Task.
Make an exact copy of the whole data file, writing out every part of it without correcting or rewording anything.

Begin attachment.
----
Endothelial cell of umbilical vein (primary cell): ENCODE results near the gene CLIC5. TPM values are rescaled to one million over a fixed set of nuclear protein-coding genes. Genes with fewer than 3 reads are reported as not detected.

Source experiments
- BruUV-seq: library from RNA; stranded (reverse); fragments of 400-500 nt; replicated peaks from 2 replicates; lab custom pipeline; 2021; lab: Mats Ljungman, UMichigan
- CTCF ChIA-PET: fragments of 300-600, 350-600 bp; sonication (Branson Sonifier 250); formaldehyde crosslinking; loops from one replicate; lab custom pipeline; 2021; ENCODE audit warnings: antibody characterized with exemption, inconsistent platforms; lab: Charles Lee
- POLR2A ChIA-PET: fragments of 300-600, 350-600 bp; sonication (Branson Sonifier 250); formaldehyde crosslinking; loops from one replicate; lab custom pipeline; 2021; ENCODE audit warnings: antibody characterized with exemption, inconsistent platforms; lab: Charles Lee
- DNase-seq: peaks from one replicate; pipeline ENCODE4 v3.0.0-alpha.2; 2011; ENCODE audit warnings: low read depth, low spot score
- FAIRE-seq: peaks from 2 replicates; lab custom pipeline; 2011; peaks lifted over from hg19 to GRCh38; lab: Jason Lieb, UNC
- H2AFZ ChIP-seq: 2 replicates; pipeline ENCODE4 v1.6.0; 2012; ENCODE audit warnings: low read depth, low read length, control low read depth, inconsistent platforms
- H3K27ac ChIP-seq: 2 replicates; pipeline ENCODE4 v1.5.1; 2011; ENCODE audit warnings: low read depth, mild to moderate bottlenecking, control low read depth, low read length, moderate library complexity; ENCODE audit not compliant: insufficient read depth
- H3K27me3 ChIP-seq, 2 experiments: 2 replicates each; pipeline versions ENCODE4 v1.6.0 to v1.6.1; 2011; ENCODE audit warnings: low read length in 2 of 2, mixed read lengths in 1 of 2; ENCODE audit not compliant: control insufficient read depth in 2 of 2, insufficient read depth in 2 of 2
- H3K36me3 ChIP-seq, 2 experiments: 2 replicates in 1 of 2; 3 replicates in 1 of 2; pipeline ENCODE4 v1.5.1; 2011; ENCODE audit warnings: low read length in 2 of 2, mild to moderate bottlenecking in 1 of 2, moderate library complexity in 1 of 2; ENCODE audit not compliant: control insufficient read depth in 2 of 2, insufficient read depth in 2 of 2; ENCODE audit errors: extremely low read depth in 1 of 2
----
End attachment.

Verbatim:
Endothelial cell of umbilical vein (primary cell): ENCODE results near the gene CLIC5. TPM values are rescaled to one million over a fixed set of nuclear protein-coding genes. Genes with fewer than 3 reads are reported as not detected.

Source experiments
- BruUV-seq: library from RNA; stranded (reverse); fragments of 400-500 nt; replicated peaks from 2 replicates; lab custom pipeline; 2021; lab: Mats Ljungman, UMichigan
- CTCF ChIA-PET: fragments of 300-600, 350-600 bp; sonication (Branson Sonifier 250); formaldehyde crosslinking; loops from one replicate; lab custom pipeline; 2021; ENCODE audit warnings: antibody characterized with exemption, inconsistent platforms; lab: Charles Lee
- POLR2A ChIA-PET: fragments of 300-600, 350-600 bp; sonication (Branson Sonifier 250); formaldehyde crosslinking; loops from one replicate; lab custom pipeline; 2021; ENCODE audit warnings: antibody characterized with exemption, inconsistent platforms; lab: Charles Lee
- DNase-seq: peaks from one replicate; pipeline ENCODE4 v3.0.0-alpha.2; 2011; ENCODE audit warnings: low read depth, low spot score
- FAIRE-seq: peaks from 2 replicates; lab custom pipeline; 2011; peaks lifted over from hg19 to GRCh38; lab: Jason Lieb, UNC
- H2AFZ ChIP-seq: 2 replicates; pipeline ENCODE4 v1.6.0; 2012; ENCODE audit warnings: low read depth, low read length, control low read depth, inconsistent platforms
- H3K27ac ChIP-seq: 2 replicates; pipeline ENCODE4 v1.5.1; 2011; ENCODE audit warnings: low read depth, mild to moderate bottlenecking, control low read depth, low read length, moderate library complexity; ENCODE audit not compliant: insufficient read depth
- H3K27me3 ChIP-seq, 2 experiments: 2 replicates each; pipeline versions ENCODE4 v1.6.0 to v1.6.1; 2011; ENCODE audit warnings: low read length in 2 of 2, mixed read lengths in 1 of 2; ENCODE audit not compliant: control insufficient read depth in 2 of 2, insufficient read depth in 2 of 2
- H3K36me3 ChIP-seq, 2 experiments: 2 replicates in 1 of 2; 3 replicates in 1 of 2; pipeline ENCODE4 v1.5.1; 2011; ENCODE audit warnings: low read length in 2 of 2, mild to moderate bottlenecking in 1 of 2, moderate library complexity in 1 of 2; ENCODE audit not compliant: control insufficient read depth in 2 of 2, insufficient read depth in 2 of 2; ENCODE audit errors: extremely low read depth in 1 of 2